By James Robinson
When breaking into the speaking market, you will have a much higher chance of succeeding by being a “meaningful specific.” We see too many speakers trying to tackle more than one subject at a time, and this has the nasty result of diluting the message.
It’s extremely difficult to be a go-to expert in two or more categories. So be mindful of this as you start to brand yourself and produce content. Stick to one vertical. The goal is to be the voice of authority in your chosen subject, not to be a participant in a variety of fields.
You must become specialized, not everything to everyone. Focus on one subject, and become the expert in that area.
A leadership speaker who is specializes in communication, strategy, or corporate culture is more likely to be sought after than a speaker who discusses leadership, DE&I, branding and GenZ behaviors in one speech. Audiences want a depth of knowledge and experience in a keynote speaker, and that’s why you must hone in and become THE expert in your field. This approach will help you stand out from other speaker who are too “wide” and don’t have the same level of specialization.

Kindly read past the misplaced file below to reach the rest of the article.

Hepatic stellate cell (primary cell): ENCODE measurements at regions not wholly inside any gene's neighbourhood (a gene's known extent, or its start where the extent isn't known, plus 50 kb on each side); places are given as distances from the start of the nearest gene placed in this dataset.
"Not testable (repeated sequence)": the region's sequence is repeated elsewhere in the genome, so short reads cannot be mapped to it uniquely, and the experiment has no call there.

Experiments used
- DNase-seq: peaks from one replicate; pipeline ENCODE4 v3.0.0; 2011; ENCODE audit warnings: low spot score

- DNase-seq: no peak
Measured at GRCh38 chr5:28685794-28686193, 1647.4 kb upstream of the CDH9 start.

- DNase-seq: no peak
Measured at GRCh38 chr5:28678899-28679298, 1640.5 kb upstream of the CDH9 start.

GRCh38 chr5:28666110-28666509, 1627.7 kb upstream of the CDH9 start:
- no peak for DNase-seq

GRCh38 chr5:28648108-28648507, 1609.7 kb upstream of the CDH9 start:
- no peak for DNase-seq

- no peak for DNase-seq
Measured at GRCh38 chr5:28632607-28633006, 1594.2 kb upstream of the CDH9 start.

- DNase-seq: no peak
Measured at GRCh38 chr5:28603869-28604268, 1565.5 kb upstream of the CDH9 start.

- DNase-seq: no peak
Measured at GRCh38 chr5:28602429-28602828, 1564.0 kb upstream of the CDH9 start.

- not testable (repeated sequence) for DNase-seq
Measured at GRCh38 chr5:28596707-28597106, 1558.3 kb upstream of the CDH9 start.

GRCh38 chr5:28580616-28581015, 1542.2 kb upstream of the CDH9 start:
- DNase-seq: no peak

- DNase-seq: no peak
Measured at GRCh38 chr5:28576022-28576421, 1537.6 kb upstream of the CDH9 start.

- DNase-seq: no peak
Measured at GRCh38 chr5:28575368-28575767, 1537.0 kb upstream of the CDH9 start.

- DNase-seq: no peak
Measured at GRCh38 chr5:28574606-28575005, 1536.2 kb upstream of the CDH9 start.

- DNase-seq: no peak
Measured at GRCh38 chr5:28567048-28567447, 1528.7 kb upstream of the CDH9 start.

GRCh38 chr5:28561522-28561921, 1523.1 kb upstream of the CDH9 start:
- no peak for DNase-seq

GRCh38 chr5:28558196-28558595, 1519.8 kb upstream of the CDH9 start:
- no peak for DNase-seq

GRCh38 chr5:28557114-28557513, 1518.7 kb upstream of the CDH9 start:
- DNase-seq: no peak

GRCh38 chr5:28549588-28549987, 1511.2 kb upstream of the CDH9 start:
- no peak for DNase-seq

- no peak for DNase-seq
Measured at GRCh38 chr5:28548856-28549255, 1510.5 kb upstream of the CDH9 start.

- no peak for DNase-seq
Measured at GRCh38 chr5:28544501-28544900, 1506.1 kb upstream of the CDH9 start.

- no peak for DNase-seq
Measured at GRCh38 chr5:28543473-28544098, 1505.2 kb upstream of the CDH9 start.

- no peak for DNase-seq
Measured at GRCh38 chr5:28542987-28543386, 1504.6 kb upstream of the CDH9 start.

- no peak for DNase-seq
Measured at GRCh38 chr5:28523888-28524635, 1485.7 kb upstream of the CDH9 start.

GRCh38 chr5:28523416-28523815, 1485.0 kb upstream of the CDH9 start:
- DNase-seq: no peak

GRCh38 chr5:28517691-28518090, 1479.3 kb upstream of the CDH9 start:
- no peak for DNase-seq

Let’s look at innovation speakers. The most successful focus on one, highly topical aspect of their subject, which helps them stand out in a crowded market. Economists take the same approach, focusing either on credit, distress, global affairs or politics. Very few attempt to tackle the entire economic landscape. Being a meaningful specific is where the value lies for your speaking careers and for audiences. It makes you a more valuable resource, with insights and analysis that generalists cannot provide. This will eventually establish you as a thought leader.
So be a meaningful specific. It’s crucial if you want to succeed as a keynote speaker. One subject, and become the expert in that area. You’ll eventually gain national credibility with audiences. So, don’t try to be everything to everyone. Just be the go-to expert in your category.